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'Living Lane is lit': North Vancouver laneway lights up for Lunar New Year

'This community space is all decked out with festive lanterns to celebrate the Lunar New Year.' 🏮
Living Lane lit up for Lunar New Year
North Vancouver's Living Lane is lit up with lanterns to mark Lunar New Year

While there won’t be the usual Lunar New Year celebrations in North Vancouver, the city has added some festive lanterns to a community space to mark the cultural event.

The community can admire and enjoy the display of red glowing lanterns at Living Lane, a pocket plaza in Lower Lonsdale between 100 and 130 Lonsdale Avenue.

“Living Lane is lit! This cool community space is all decked out with festive lanterns to celebrate the Lunar New Year,” the city posted on Instagram.

Lunar New Year, a traditional east Asian celebration – also known as Spring Festival – begins with the first new moon on the lunar calendar. This year, Feb. 12 marks the beginning of the Year of the Ox, the second animal of the Chinese zodiac.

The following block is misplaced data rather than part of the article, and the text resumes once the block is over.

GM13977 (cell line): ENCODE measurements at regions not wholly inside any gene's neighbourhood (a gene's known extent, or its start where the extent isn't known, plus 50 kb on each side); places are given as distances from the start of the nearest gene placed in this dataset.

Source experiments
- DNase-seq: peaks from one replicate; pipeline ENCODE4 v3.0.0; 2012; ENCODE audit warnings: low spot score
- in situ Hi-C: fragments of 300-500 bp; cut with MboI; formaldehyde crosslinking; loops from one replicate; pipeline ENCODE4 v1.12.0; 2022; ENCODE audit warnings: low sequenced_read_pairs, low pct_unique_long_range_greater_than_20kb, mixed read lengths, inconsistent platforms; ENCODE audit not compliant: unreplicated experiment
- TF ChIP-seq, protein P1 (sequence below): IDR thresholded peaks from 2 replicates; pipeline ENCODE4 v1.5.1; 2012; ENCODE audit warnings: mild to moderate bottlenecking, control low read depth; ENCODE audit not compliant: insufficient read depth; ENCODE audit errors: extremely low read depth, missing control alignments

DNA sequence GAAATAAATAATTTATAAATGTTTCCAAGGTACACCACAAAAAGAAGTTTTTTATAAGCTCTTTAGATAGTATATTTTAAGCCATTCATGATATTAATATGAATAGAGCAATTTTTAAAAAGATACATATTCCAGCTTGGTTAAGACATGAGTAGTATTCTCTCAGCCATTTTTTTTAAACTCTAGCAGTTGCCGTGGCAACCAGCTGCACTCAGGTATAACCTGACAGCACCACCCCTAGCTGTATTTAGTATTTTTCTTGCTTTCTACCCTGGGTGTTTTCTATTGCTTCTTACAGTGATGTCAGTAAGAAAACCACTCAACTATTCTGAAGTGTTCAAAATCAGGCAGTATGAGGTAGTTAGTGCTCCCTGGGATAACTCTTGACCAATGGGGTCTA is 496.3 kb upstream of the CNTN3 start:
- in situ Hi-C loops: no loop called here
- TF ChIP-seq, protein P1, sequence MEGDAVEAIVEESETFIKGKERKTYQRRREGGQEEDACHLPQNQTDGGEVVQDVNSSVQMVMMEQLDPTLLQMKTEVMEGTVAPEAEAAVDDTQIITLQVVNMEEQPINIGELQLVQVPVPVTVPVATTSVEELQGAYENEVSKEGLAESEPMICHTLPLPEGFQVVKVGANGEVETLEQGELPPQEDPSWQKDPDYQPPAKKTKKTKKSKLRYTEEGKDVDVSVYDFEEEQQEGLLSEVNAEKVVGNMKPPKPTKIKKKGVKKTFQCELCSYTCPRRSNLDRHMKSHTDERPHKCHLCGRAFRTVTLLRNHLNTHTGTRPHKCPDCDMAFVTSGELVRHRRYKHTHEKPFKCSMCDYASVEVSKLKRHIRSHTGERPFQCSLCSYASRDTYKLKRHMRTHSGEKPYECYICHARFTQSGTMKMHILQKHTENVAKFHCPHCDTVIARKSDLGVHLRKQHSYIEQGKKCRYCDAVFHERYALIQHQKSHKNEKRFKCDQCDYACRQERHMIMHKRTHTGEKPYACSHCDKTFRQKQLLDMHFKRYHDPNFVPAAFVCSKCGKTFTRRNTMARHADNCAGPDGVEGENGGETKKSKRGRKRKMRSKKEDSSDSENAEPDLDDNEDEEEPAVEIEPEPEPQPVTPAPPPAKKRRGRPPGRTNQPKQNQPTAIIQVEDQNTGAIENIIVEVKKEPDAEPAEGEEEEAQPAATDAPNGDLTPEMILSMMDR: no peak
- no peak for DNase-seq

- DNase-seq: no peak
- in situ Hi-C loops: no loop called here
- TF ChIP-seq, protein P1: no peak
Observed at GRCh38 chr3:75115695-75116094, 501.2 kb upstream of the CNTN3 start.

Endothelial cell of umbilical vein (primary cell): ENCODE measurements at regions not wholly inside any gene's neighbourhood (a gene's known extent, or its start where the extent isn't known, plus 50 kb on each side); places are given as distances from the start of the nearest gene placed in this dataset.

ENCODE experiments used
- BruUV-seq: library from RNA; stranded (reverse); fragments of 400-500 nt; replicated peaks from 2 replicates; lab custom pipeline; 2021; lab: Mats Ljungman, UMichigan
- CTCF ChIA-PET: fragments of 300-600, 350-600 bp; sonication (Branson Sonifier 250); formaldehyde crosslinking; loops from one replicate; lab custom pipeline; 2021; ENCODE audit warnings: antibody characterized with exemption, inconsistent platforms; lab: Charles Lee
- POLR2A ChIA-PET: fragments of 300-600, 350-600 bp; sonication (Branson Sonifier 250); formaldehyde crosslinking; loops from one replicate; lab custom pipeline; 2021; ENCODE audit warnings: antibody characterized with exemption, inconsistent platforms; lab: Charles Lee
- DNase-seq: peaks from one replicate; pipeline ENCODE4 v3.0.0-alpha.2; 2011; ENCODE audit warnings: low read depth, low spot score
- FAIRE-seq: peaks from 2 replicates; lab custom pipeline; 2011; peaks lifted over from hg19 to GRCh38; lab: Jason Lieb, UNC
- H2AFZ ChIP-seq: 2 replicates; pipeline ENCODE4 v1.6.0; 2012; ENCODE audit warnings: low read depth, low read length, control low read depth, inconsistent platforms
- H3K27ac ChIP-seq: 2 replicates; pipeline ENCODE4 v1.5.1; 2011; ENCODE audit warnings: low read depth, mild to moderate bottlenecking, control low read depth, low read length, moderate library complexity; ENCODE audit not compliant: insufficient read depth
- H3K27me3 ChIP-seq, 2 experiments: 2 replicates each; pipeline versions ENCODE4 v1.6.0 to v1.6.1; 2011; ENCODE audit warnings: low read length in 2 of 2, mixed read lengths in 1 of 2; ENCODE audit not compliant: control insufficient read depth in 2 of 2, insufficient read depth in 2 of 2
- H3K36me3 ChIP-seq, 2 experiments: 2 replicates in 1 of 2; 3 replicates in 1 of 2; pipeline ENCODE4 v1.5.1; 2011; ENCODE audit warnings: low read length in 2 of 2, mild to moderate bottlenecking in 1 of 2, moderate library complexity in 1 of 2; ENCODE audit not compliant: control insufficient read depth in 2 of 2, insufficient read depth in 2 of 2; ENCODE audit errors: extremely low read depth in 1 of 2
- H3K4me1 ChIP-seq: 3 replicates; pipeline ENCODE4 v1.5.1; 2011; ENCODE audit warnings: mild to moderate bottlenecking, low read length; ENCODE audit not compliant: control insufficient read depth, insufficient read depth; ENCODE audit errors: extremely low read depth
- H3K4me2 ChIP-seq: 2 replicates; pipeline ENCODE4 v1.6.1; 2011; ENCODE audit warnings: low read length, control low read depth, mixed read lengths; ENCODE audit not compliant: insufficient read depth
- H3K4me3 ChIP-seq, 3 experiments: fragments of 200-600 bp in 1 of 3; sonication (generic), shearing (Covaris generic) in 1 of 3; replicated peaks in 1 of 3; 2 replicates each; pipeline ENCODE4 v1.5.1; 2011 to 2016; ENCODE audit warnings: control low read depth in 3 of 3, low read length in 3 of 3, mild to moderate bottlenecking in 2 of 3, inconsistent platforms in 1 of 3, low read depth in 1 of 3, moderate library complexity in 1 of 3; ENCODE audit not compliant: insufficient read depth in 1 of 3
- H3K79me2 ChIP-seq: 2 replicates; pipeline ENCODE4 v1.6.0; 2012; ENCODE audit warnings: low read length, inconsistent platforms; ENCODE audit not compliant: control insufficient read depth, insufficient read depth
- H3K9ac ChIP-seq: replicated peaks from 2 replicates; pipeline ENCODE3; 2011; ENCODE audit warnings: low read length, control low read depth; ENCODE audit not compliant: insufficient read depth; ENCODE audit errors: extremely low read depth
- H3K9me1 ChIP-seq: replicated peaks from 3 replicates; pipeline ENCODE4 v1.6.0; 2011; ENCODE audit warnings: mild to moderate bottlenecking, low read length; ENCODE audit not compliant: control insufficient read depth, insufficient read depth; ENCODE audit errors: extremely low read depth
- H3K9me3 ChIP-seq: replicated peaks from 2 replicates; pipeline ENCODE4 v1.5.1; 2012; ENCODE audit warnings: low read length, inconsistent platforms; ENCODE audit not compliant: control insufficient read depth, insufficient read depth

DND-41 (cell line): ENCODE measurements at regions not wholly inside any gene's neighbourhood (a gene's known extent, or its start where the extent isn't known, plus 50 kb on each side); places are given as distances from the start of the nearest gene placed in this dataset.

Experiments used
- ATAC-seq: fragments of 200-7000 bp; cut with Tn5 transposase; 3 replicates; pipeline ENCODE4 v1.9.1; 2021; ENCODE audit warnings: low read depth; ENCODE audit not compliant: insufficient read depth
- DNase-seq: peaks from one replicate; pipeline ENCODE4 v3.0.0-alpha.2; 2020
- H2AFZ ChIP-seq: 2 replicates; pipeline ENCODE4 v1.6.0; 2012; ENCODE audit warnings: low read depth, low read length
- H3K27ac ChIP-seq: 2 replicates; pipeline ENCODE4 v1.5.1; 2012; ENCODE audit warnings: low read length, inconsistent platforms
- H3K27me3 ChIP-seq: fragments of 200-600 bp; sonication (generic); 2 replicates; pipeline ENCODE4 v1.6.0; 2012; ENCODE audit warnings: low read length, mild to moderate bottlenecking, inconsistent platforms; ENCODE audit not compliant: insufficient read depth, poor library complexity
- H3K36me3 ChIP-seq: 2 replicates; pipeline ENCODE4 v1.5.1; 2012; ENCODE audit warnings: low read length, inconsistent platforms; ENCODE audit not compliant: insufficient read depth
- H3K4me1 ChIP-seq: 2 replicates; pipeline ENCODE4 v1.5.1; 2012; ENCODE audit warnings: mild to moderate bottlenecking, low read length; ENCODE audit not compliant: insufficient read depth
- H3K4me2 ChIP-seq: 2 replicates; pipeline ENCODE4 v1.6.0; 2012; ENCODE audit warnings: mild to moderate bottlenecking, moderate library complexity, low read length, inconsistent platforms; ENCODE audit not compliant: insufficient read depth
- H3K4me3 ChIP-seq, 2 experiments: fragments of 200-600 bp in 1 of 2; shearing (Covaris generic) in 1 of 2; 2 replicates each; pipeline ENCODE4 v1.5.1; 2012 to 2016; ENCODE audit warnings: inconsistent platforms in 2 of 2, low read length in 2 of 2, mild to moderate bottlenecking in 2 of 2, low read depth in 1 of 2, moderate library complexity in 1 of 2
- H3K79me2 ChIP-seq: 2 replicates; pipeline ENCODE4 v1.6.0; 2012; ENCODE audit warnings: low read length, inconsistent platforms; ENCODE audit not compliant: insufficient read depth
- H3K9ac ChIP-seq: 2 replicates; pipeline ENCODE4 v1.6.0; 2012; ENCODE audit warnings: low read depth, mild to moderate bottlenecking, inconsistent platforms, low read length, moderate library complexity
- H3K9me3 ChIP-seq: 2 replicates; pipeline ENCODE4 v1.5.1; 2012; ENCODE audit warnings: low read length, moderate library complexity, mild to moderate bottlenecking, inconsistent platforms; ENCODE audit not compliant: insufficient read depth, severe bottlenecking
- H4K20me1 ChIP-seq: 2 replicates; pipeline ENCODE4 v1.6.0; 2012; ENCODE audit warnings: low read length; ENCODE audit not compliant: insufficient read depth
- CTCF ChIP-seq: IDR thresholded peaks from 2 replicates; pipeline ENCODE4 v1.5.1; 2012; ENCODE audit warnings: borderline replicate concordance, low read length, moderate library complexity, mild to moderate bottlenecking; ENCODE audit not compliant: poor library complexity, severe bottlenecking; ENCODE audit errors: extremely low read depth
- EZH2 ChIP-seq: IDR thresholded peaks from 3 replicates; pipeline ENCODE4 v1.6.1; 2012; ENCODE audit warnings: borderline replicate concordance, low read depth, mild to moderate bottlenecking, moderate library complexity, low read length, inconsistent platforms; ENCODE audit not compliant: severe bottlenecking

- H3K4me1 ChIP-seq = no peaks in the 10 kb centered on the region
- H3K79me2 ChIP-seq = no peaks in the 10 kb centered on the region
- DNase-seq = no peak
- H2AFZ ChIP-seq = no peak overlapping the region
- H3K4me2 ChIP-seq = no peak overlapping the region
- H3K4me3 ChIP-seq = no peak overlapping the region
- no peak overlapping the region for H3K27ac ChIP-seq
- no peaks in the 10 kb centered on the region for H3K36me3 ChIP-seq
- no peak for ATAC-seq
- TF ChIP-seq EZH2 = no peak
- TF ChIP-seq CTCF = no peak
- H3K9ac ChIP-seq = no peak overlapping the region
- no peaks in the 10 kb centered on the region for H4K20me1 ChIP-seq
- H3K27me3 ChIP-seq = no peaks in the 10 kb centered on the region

In Chinese culture, the Ox is a valued animal because of its agricultural role. Oxen are described as having positive characteristics, such as being hardworking, honest, intelligent, and reliable – but never demanding of praise. 

If you were born in 1961, 1973, 1985, 1997 or 2009, this is your year to shine. Further, it’s a metal ox year, which makes it more significant for those born in 1961.

The decorated pocket plaza is part of the city's PLAY initiative that turns public spaces into people places.

The aim of the initiative is to animate the city’s public spaces through place-making, including interactive installations, programmed activities, pop-up markets and plaza and alley beautification.

“Place-making enables community collaboration to transform public spaces into people places. With this program we hope to connect residents through positive and fun experiences, increase the visibility of neighbourhoods, and to celebrate all that our city has to offer,” the city’s website states.


Elisia Seeber is the North Shore News’ Indigenous and civic affairs reporter. This reporting beat is made possible by the Local Journalism Initiative.